By Mike Crismundo
BUTUAN CITY – Three provinces in Caraga region have been declared as “drug-free” provinces in northeastern Mindanao, health authorities on Wednesday said.
“The provinces of Surigao del Norte, Surigao del Sur and Dinagat Islands in Caraga Region have been declared malaria free,“ disclosed Regional Director Dr. Jose R. Llacuna, Jr. of the Department of Health (DOH 13).
During a media forum last week (April 19), the region’s top health official also disclosed that the agency is optimistic that soon the provinces of Agusan del Sur and Agusan del Norte will also be declared malaria free.
He said Agusan del Sur province will be assessed next month, May 8 to 11, by the technical working group from the central office of the same agency, while Agusan del Norte will be assessed next year if there will be no reported indigenous case.
The regional office of the DOH 13 here also announced that the two provinces in Caraga Region will soon be declared malaria free and they are closer to achieving their goal of being malaria free for the five provinces of the region.
Records from DOH 13 suggest that the last reported case of malaria was in 2013 in barangay Mahaba in Cabadbaran City, Agusan del Norte.
Before a province can be eligible and could be considered for the validation and investigation from the technical working group of the malaria control and elimination program from the central office, the province must have the span of five years without any reported indigenous case of malaria. Indigenous, meaning it should be coming from the locality and not from someone travelling and bringing the case to the province.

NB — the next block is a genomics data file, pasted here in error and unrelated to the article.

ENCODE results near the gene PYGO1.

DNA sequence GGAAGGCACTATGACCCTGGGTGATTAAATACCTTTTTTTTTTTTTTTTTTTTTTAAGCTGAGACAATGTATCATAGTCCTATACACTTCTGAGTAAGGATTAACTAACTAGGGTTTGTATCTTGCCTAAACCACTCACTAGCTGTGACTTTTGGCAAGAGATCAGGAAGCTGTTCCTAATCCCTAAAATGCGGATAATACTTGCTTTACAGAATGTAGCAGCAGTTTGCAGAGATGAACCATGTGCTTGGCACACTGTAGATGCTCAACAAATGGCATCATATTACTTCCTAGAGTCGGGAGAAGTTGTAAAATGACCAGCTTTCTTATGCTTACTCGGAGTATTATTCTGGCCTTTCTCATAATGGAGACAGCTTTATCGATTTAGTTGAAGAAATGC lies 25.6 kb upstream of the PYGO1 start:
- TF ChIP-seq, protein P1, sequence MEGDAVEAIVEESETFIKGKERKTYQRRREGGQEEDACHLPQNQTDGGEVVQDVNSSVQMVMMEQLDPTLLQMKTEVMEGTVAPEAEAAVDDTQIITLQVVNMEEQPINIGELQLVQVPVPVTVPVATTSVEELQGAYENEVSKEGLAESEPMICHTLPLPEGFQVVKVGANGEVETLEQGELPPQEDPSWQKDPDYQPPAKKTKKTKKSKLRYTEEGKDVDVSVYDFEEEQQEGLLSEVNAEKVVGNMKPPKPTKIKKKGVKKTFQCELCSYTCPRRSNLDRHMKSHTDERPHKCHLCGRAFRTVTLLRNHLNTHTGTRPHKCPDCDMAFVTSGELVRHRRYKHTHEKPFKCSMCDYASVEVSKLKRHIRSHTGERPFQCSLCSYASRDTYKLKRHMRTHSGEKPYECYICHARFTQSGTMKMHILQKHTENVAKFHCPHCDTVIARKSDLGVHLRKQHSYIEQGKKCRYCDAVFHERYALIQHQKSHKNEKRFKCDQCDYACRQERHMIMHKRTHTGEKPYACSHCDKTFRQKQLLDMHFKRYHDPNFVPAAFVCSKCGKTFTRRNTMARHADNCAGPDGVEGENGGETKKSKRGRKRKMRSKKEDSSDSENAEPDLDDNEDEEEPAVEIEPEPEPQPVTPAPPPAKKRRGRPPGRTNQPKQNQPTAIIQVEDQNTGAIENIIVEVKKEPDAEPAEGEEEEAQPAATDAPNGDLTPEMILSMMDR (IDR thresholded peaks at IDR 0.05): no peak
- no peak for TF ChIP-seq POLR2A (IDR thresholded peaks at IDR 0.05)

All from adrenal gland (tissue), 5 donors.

“We can only do so much but to prevent mosquito bites, practice vector control and effective surveillance are essential in our effort to eradicate malaria. Patients diagnosed with malaria should be treated promptly with effective anti-malaria medicines to regain health and to prevent onward transmissions of the disease in the community,” Director Llacuna said.
Under the program, all Philippine provinces should have reached malaria elimination not later than 2025 in the hope to achieve a malaria-Free Philippines by 2030, it was learned.
Malaria is a life-threatening disease caused by parasites transmitted to humans through the bite of an infected Anopheles mosquito. It is, however, preventable and curable.
The World Health Organization (WHO) recommends that all cases of suspected malaria be confirmed using parasite-based diagnostic testing: microscopy or rapid diagnostic test.
Vector control and other preventive measures against mosquitos is still the foremost method to prevent and reduce malaria transmission followed by other strategies like provision of insecticide-treated nets (ITNs), perform indoor residual spraying (IRS) and administer anti-malarial drugs to cases or as prophylaxis.
“Effective surveillance is essential at all points on the road to a malaria-free country, Director Llacuna said, adding “Patients diagnosed with malaria should be treated promptly with effective anti-malarial medicines to regain health and to prevent onward transmission of the disease in the community”.